It takes a certain type of person to withstand the pressure of being an NFL quarterback.
It takes even more to deal with expectations once proving yourself to be among the elite.
Unfortunately, there have been some not-so-impressive leaders under center throughout NFL history. Cam Newton of the Carolina Panthers is looking like the next signal-caller in line.
Back in September, according to the Associated Press via ESPN.com, Panthers' receiver Steve Smith stated:
"I said, 'Get up and learn from this,' " Smith said. "I watched DA (Anderson) and Jimmy (Clausen) observe from the sidelines the last 20-something games and try to get mental reps. This is an opportunity for you to get some mental reps. Don't just sit on the bench and sulk. I know you feel bad, but that isn't going to help us."
It's the second straight year teammates have questioned Newton's demeanor on the sideline.
This is just one example no fan wants to see from their team's quarterback. Along with Newton, let's see who else made the list.
Jay Schroeder was the guy who got replaced by Todd Marinovich.
In addition, prior to playing for the Los Angeles Raiders, Schroeder was the Washington Redskins' starting quarterback off and on from 1984 through 1987.
It was, however, his antics during the 1986 season that made his teammates uneasy.
From William C. Rhoden's book "Third and a Mile: The Trials and Triumphs of the Black Quarterback," via ESPN.com in 2008, here is Redskins' quarterback Doug Williams on Schroeder:
"We were playing against the Giants in a championship game, and Jay took a hard blow. Joe Gibbs sent me into the game. On my way out to the huddle, Jay waved me off the field. It was one of the most embarrassing moments of my life. Like they always say, payback is a mother. That was my payback. He wasn't going to play no more -- not if I could help it."
"When I went back in the game, the guys said, "Let's give him time," because I couldn't move out of my own shadow. They gave me all the time I needed. Players are funny. Players know players. I think that team believed in me more than they believed in Schroeder. He was a little distant. A little arrogant. A little selfish. All the players knew it."
Schroeder was out of the league after the 1994 season.
Jeff George was the No. 1 overall pick in the 1990 NFL draft.
He also spent his career with seven different teams.
Getting drafted by the Indianapolis Colts to start his career, George lasted in Circle City for only four seasons. It was the longest tenure he would spend with any one team.
Unsurprisingly, George flopped and he wasn't the most well-liked quarterback, either. Back in 2009, speculation mildly came up about George potentially making one final return.
Thankfully nothing ever happened and he can be summed up in a nutshell according to Gregg Rosenthal of NBC Sports in July of 2009:
As one league source told us told, “Regardless of his skill set, he was hated by his teammates and was never a leader.”
Ryan Leaf is the most obvious choice on this list to any NFL fan.
As the No. 2 overall pick of the San Diego Chargers in 1998, Leaf failed miserably and spent five seasons with four teams.
He's arguably the biggest bust in pro football history and had issues with criticism.
On the bright side, Leaf did admit to his issues during an interview with Dan Le Batard of ESPN's "Dan Le Batard is Highly Questionable". In 2011, Leaf stated, "I was a very talented egomaniac with a self-esteem problem."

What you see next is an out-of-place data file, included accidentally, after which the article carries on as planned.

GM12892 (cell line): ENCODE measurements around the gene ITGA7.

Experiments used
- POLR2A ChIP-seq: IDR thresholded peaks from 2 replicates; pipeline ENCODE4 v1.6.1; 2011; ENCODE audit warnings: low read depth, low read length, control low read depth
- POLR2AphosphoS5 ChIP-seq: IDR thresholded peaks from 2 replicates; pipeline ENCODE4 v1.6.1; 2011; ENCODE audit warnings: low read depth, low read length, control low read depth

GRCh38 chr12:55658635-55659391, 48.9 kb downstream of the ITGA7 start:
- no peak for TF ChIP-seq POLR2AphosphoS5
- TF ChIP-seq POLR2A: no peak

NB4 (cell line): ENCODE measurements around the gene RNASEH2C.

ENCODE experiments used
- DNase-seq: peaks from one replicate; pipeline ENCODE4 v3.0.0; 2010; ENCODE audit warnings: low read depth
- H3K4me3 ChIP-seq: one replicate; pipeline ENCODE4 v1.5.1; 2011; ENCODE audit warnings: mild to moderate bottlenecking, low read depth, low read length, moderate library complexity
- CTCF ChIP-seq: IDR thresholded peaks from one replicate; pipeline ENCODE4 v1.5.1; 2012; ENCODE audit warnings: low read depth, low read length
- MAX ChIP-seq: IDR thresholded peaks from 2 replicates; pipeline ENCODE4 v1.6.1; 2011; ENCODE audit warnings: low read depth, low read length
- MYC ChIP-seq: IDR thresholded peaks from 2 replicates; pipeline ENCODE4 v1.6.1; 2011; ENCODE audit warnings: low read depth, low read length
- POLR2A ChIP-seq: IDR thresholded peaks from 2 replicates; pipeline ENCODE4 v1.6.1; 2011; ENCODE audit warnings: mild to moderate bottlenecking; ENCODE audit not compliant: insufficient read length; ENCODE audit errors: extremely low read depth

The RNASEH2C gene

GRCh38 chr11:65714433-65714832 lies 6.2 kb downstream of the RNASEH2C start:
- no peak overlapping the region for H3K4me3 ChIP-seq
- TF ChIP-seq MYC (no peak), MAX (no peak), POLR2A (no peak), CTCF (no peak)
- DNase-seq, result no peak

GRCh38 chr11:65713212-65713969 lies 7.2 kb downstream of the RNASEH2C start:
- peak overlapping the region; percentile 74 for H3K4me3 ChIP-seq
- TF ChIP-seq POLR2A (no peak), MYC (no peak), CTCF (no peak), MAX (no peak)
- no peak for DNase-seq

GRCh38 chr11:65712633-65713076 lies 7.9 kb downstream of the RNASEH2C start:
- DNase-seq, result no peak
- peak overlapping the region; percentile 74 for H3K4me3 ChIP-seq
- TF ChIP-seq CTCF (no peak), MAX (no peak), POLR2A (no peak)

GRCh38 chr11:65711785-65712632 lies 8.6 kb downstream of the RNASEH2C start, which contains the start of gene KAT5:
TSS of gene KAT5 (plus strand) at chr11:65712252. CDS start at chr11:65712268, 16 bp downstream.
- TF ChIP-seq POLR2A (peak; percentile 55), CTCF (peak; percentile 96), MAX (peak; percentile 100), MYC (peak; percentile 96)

So at least the guy was able to own up to that reality.
Vince Young was expected to revive the Tennessee Titans as the No. 3 overall pick in 2006.
Unfortunately, Young never performed consistently enough to fully develop under center and it's no surprise that he's a free agent.
The low point while with the Titans came during the 2010 NFL season.
Young, who tossed his pads into the stands while leaving the field, got into a heated exchange with [Jeff] Fisher and stormed out of the stadium.
Fisher confirmed that he instructed Young to leave the team's facility Monday because he was not welcome at the squad meeting that was held to discuss the quarterback's volatile standing with the team.
From that incident, Young reportedly texted an apology to Jeff Fisher and the coach responded:
Fisher confirmed for reporters Wednesday that he received the text, which came a day after Young was asked to leave the Titans' facility because he was not welcome at a team meeting.
"I'm not a real big text guy. I'm not really into this new-age stuff," Fisher said. "I don't Twitter or tweet. But I think face-to-face is a man thing, OK?"
And Fisher is right. Regardless of what kind of situation lies between two people, a text message is a cowardly way to apologize.
In the past, Cam Newton has dealt with pressure quite well.
The reason for being able to do so, however, results from always enjoying success on the field.
Before the 2010 college football season, Newton won a junior college national championship at Blinn College and then became a trending topic for the Auburn Tigers.
Winning another national title, Newton added the Heisman Trophy and the NFL's No. 1 overall pick to his resume.
Despite the Panthers only going 6-10 in 2011, Newton dominated pro football with 4,051 passing yards, 21 touchdowns to only 17 picks and 60.0 completion percentage.
Additionally, Newton ran for 706 yards and scored 14 rushing touchdowns. He then won the Offensive Rookie of the Year award and expectations were higher than ever entering the 2012 campaign.
So Newton literally has done nothing but win on the field, whether it's from a team or individual perspective or both.
Now, though, he's finding out how tough consistency comes in pro football and the 1-3 Panthers are relying on him to lead. Until Newton actually does that, the bust potential continues to gradually increase.
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